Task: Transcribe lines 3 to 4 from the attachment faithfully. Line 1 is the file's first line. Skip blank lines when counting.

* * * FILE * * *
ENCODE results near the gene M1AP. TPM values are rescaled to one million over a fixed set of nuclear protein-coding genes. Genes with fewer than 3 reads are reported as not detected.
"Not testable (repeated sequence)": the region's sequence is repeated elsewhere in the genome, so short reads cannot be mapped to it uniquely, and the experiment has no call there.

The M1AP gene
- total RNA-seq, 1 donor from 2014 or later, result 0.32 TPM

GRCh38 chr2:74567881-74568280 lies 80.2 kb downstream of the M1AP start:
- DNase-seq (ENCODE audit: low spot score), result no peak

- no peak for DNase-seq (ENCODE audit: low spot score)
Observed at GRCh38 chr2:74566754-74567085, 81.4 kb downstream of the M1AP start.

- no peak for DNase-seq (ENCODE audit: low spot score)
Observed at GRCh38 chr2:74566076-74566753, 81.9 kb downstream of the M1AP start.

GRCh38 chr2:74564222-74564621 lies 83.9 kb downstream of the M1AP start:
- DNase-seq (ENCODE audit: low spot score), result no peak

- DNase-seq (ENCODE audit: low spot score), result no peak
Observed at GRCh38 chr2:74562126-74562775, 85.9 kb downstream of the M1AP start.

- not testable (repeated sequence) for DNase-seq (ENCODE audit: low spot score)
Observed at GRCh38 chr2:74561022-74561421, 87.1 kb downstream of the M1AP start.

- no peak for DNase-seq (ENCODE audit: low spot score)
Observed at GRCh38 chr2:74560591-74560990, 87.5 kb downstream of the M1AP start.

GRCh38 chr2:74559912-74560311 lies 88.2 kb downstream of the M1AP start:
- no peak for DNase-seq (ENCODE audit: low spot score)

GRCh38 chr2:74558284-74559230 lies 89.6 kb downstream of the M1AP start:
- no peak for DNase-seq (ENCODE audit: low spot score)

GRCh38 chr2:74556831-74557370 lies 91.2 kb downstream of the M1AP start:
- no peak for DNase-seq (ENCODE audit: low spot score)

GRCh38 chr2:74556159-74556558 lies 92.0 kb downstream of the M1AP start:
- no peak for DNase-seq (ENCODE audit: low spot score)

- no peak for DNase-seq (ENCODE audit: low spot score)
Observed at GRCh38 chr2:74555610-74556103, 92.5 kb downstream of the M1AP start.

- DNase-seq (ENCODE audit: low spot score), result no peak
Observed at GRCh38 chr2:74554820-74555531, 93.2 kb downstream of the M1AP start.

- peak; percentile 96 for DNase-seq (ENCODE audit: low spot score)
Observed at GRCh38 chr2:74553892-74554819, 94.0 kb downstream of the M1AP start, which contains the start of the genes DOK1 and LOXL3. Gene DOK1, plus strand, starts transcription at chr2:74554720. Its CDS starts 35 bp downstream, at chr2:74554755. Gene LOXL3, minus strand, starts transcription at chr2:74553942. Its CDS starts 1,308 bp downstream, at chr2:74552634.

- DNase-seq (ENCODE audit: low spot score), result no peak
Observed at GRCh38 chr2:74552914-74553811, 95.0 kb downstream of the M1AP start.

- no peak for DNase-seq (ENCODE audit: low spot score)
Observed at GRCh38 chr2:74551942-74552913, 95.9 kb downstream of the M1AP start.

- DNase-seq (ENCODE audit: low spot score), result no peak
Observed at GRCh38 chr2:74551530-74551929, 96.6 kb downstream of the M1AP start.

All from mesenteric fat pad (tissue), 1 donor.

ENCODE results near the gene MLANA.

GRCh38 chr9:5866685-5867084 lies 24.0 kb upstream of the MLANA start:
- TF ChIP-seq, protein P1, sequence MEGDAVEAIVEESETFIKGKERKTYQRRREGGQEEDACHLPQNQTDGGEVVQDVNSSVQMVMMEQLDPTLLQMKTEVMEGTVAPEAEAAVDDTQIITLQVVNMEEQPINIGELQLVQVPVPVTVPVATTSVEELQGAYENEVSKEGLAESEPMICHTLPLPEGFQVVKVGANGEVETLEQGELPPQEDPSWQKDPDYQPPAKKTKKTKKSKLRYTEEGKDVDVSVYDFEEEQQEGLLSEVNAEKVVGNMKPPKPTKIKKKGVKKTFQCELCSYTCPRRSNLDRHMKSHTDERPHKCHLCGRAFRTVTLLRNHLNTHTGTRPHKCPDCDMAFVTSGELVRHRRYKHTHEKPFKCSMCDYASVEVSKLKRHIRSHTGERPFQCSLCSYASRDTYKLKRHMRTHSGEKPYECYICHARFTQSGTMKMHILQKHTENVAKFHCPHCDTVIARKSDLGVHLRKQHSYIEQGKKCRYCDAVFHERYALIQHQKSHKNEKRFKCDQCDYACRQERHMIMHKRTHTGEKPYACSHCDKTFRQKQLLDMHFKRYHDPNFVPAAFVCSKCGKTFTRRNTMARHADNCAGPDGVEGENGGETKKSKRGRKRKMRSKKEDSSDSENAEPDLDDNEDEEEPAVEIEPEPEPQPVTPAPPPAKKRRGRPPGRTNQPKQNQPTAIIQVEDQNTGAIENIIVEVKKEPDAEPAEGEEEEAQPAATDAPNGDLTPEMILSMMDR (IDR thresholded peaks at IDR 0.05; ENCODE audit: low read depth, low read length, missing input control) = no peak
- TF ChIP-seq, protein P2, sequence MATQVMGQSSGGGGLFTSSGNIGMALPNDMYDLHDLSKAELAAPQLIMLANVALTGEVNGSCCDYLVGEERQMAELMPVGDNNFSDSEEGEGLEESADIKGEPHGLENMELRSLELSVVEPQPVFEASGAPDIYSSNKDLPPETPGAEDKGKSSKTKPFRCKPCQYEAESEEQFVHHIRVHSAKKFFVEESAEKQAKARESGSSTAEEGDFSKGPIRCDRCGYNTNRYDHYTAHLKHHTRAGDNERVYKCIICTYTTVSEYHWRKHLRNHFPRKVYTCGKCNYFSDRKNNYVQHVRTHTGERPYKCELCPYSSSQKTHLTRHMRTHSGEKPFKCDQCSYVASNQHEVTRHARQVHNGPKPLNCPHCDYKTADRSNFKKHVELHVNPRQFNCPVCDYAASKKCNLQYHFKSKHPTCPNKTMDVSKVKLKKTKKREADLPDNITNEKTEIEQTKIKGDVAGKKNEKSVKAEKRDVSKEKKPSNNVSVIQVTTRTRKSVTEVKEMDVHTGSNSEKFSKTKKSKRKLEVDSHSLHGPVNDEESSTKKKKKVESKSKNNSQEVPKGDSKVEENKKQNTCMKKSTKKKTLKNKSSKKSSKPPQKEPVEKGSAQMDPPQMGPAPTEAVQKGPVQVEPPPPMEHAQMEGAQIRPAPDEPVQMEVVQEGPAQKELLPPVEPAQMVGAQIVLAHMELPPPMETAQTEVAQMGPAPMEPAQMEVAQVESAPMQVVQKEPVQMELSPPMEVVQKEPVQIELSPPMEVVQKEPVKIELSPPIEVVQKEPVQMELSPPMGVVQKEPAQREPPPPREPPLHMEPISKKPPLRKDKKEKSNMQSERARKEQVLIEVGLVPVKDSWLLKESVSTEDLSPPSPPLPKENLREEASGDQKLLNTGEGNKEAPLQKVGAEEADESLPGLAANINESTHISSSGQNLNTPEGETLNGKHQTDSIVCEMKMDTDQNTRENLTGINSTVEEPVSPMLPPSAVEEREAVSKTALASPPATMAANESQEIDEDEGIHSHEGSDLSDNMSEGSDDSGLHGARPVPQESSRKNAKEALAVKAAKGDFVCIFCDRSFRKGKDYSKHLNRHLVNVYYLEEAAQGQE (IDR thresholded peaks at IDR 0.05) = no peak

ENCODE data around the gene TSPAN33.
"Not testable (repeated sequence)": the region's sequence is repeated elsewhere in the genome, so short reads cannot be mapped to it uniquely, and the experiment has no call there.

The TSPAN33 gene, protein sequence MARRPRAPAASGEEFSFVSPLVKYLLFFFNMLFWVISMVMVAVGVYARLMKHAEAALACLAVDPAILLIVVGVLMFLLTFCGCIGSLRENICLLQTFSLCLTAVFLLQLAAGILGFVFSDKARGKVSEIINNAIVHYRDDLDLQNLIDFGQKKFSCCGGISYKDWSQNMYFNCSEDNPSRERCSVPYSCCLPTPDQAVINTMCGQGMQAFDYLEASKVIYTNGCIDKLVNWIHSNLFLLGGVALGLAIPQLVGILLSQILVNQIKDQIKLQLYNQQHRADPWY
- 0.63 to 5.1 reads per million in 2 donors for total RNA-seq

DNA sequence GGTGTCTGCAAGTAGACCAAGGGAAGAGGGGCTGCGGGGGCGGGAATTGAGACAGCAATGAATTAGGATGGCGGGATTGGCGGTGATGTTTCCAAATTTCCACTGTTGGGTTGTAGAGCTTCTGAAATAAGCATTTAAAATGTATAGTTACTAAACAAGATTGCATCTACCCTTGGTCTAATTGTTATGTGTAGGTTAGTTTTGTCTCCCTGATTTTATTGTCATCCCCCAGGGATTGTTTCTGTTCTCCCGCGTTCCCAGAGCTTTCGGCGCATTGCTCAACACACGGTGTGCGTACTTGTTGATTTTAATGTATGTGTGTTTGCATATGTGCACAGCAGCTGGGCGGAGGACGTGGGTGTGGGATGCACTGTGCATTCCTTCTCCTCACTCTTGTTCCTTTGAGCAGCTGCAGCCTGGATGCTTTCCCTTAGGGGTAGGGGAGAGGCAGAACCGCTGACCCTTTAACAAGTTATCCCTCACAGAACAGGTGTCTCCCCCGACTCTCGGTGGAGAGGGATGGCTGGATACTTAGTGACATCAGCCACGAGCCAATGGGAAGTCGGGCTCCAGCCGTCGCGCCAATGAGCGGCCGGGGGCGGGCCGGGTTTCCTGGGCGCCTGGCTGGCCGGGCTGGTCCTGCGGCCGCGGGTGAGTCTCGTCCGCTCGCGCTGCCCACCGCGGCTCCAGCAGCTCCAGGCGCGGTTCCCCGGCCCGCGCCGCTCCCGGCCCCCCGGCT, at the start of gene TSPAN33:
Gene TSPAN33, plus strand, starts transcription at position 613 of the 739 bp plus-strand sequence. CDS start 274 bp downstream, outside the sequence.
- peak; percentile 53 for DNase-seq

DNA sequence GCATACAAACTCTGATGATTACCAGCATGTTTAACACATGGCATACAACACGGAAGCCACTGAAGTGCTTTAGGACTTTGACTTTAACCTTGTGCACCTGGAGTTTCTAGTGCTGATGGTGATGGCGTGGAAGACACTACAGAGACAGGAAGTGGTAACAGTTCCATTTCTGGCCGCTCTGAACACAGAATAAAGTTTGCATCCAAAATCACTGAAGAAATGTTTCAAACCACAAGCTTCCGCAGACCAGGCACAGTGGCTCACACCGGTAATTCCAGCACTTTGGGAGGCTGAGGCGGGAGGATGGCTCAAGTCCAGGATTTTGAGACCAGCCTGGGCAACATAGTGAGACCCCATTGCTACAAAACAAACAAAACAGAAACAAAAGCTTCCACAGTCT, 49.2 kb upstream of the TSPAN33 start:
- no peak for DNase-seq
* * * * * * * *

The M1AP gene
- total RNA-seq, 1 donor from 2014 or later, result 0.32 TPM